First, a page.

How to Successfully Migrate to Java

  Martin Schedlbauer is President of Technology Resource Group, Inc. (Maynard, MA) a full-service IT training organization committed to helping companies successfully adopt new technologies.
He can be contacted at [email protected].

David Udin is a Senior Technologist at Technology Resource Group, Inc. He can be contacted at [email protected].

JAVA HAS RAPIDLY emerged as an important tool for the development of cross-platform, distributed applications. While Java has been primarily associated with the Web, it is a much broader technology with applications far beyond the Internet. To take advantage of the capabilities of Java and its wide range of application programming services, an organization must enhance the skill base of its workforce in several critical areas, among them object-oriented programming, interactive and event-driven application development, distributed (client/server) systems architecture, and coming up rapidly, design and use of components (beans) for Java’s component architecture, JavaBeans.

To create an effective and successful migration strategy for its development and project management staff, a company must consider several factors. These factors are discussed in detail in this article.

Each group of potential Java users will likely need a different migration strategy. While one group, such as software developers, may need in-depth knowledge of the Java programming facilities, another group, such as project managers, need only a superficial understanding of the language features but a strong understanding of the impact that the use of Java has on a project. The audience for a migration effort can be broken into five distinct groups:

  • Software Developers
  • Web Masters
  • Software Architects
  • Project Managers
  • Business Analysts
This report will closely examine how each group can successfully migrate to Java.

The technical background that a person migrating to Java brings to the table has a significant impact on the training approach to be taken. For example, developers that have experience in C++ or another object-oriented language tend to understand Java much faster than those migrating from traditional languages, such as COBOL. Similarly, the event-driven nature of the Java user interface packages AWT and Swing are easier to comprehend if one has exposure to event-driven GUI development, such as with Visual Basic or PowerBuilder. Finally, Java is an object-oriented language that requires a solid understanding of object technology to be used effectively.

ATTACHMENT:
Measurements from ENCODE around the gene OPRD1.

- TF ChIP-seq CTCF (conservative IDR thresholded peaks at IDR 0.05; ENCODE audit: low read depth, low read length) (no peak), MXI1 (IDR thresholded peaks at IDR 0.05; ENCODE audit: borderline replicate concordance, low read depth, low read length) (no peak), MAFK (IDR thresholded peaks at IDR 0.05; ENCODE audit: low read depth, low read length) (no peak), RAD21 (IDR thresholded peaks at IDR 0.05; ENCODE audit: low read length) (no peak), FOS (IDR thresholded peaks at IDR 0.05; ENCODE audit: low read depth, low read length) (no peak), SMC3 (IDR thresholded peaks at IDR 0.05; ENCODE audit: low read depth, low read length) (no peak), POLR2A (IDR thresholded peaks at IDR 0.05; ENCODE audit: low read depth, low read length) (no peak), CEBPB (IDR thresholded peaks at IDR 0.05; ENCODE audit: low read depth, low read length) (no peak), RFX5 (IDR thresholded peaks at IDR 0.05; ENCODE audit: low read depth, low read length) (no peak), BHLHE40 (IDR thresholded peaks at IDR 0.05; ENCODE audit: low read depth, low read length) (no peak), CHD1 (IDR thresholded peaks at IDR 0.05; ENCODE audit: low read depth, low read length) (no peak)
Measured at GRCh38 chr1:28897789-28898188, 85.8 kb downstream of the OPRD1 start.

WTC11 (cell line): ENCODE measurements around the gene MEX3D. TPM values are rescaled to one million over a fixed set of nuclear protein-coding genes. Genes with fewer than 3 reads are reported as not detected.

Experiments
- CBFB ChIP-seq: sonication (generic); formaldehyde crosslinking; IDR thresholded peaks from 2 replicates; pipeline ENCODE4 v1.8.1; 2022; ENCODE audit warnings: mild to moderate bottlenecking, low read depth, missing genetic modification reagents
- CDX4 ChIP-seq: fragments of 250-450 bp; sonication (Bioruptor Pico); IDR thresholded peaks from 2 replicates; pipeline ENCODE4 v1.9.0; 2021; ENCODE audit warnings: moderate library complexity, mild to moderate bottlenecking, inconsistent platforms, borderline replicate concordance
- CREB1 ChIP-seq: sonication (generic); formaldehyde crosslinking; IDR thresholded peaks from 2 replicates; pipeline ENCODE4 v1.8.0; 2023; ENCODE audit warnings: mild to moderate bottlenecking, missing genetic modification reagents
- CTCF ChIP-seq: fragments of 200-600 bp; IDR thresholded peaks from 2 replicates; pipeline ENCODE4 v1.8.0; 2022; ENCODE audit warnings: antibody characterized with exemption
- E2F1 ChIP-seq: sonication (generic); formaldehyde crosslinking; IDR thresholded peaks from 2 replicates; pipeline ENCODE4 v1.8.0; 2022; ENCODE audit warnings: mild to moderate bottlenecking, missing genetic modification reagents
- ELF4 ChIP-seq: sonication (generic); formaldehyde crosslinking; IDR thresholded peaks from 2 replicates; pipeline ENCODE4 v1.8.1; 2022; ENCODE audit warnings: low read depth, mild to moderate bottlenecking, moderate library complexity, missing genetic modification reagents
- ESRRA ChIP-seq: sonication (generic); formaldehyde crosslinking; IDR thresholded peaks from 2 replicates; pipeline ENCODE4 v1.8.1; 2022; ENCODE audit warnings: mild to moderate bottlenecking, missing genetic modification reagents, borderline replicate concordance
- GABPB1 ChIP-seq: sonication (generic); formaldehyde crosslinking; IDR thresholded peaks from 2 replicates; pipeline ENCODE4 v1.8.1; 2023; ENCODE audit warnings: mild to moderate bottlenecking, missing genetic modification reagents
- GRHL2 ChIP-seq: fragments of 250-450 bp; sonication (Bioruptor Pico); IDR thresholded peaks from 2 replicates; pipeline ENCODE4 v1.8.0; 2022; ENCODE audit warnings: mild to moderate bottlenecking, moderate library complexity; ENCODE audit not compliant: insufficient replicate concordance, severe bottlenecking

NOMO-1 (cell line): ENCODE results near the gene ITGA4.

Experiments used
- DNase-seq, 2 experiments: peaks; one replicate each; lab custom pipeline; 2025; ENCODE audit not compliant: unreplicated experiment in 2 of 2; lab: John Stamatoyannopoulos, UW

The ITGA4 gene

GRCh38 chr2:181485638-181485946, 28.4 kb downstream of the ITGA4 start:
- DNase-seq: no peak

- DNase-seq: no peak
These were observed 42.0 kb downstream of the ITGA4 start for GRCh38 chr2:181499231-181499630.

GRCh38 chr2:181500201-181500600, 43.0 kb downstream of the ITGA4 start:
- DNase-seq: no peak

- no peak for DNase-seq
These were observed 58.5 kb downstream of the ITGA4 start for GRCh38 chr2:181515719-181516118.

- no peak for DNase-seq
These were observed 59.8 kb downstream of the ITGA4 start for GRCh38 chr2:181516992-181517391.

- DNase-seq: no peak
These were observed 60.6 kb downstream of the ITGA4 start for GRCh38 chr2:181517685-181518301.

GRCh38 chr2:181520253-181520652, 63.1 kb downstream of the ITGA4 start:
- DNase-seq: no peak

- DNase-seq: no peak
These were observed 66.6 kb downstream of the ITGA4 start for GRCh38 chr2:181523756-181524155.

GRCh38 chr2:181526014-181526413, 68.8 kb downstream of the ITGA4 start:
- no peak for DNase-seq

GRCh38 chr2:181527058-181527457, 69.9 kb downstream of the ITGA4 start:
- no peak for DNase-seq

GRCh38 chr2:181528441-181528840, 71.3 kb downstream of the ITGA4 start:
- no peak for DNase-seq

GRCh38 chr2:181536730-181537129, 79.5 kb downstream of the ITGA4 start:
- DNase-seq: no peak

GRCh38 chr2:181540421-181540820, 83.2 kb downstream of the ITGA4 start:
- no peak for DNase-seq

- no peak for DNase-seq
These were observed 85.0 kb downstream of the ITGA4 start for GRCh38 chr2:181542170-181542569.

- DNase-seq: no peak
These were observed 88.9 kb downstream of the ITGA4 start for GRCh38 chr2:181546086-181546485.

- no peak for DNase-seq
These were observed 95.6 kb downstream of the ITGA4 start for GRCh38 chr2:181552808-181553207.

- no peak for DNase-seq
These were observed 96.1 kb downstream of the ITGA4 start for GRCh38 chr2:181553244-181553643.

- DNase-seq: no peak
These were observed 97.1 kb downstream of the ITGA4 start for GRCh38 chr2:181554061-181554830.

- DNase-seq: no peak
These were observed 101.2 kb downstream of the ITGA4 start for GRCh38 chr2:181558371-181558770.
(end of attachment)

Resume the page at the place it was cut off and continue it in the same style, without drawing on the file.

Overall, the following dimensions impact any migration strategy to Java:
  • Language background: 4GL (Visual Basic, PowerBuilder), C++, COBOL
  • GUI development experience
  • Distributed system development, including client/server development
  • Object-oriented analysis & design
Java has several roles in distributed application development: Web-based applets, remote business objects, stand-alone client/server applications, and components (beans), each of which greatly influences how a migration strategy to Java must be planned. Commonly, Java can be used to develop:
  • Intranet or Internet client services in the form of applets
  • Server objects to provide shared business services (Servlets)
  • Component-based development (JavaBeans)
  • Stand-alone applications
The environment in which Java will be deployed also influences the migration strategy, particularly if legacy systems must be integrated. For example, a mainframe application may need to be accessed through an object broker, such as CORBA.
We have identified the following company context variables that can sway the direction and scope of any migration strategy to Java:
  • Legacy system integration
  • Existing database management systems
  • Security requirements
  • Management and operations strategies
Migration to Java is possible with a variety of approaches, each with its benefits and drawbacks:
  • Instructor-led training
  • Web-based or computer-based courses
  • Mentoring
  • Self-study
The remainder of this article will address how to evaluate the current skills of a development team and how to design and implement an effective migration strategy for the development team that incorporates an appropriate mix of training, self-education, and mentoring.

What do you want to train your staff to do? Build large-scale platform-independent distributed applications? Replace Visual Basic front ends in client-server applications? Replace CGI scripts with Java Servlets? Spice up a Web page with singing and dancing applets? Java has a role in all of these, but the training emphasis ranges from learning component assembly tools (bean assemblers) to the Java language and object-oriented development.

Your initial training goal should be to understand the new possibilities provided by Java and its family of packages. This requires an overview of the language and context, explaining the role it can play in network clients and servers, in embedded processing, on portability, in interfacing to legacy databases, and on component-based development. This training should be directed to system architects and IT managers. Because of the very broad subject area and the wide range of potential emphasis, such material is best delivered by instructor-led training. This allows maximum flexibility in adapting to your organization’s background and needs.